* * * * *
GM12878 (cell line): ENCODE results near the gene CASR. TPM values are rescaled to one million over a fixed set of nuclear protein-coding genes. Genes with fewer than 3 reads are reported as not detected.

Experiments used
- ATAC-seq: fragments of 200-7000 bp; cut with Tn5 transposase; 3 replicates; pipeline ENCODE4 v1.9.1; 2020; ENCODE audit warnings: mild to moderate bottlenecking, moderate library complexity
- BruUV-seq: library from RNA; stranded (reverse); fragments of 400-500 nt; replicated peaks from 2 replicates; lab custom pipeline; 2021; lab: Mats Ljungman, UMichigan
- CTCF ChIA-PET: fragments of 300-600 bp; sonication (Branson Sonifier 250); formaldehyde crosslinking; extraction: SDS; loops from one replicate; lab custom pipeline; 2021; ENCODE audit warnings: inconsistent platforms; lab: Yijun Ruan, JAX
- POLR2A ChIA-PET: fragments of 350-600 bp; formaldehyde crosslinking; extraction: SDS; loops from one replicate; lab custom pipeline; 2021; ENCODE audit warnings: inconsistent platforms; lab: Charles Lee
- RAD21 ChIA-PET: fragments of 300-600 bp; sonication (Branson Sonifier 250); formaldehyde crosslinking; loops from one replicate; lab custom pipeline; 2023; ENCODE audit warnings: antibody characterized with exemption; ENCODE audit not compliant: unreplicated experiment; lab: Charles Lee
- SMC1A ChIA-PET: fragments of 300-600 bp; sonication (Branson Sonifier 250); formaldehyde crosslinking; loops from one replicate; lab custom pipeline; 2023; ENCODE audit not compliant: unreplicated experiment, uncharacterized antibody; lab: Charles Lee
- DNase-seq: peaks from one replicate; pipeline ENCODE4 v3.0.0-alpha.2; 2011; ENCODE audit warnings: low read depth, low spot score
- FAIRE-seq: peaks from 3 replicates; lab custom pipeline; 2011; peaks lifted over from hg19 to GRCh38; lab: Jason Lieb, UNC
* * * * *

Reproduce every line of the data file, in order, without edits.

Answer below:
GM12878 (cell line): ENCODE results near the gene CASR. TPM values are rescaled to one million over a fixed set of nuclear protein-coding genes. Genes with fewer than 3 reads are reported as not detected.

Experiments used
- ATAC-seq: fragments of 200-7000 bp; cut with Tn5 transposase; 3 replicates; pipeline ENCODE4 v1.9.1; 2020; ENCODE audit warnings: mild to moderate bottlenecking, moderate library complexity
- BruUV-seq: library from RNA; stranded (reverse); fragments of 400-500 nt; replicated peaks from 2 replicates; lab custom pipeline; 2021; lab: Mats Ljungman, UMichigan
- CTCF ChIA-PET: fragments of 300-600 bp; sonication (Branson Sonifier 250); formaldehyde crosslinking; extraction: SDS; loops from one replicate; lab custom pipeline; 2021; ENCODE audit warnings: inconsistent platforms; lab: Yijun Ruan, JAX
- POLR2A ChIA-PET: fragments of 350-600 bp; formaldehyde crosslinking; extraction: SDS; loops from one replicate; lab custom pipeline; 2021; ENCODE audit warnings: inconsistent platforms; lab: Charles Lee
- RAD21 ChIA-PET: fragments of 300-600 bp; sonication (Branson Sonifier 250); formaldehyde crosslinking; loops from one replicate; lab custom pipeline; 2023; ENCODE audit warnings: antibody characterized with exemption; ENCODE audit not compliant: unreplicated experiment; lab: Charles Lee
- SMC1A ChIA-PET: fragments of 300-600 bp; sonication (Branson Sonifier 250); formaldehyde crosslinking; loops from one replicate; lab custom pipeline; 2023; ENCODE audit not compliant: unreplicated experiment, uncharacterized antibody; lab: Charles Lee
- DNase-seq: peaks from one replicate; pipeline ENCODE4 v3.0.0-alpha.2; 2011; ENCODE audit warnings: low read depth, low spot score
- FAIRE-seq: peaks from 3 replicates; lab custom pipeline; 2011; peaks lifted over from hg19 to GRCh38; lab: Jason Lieb, UNC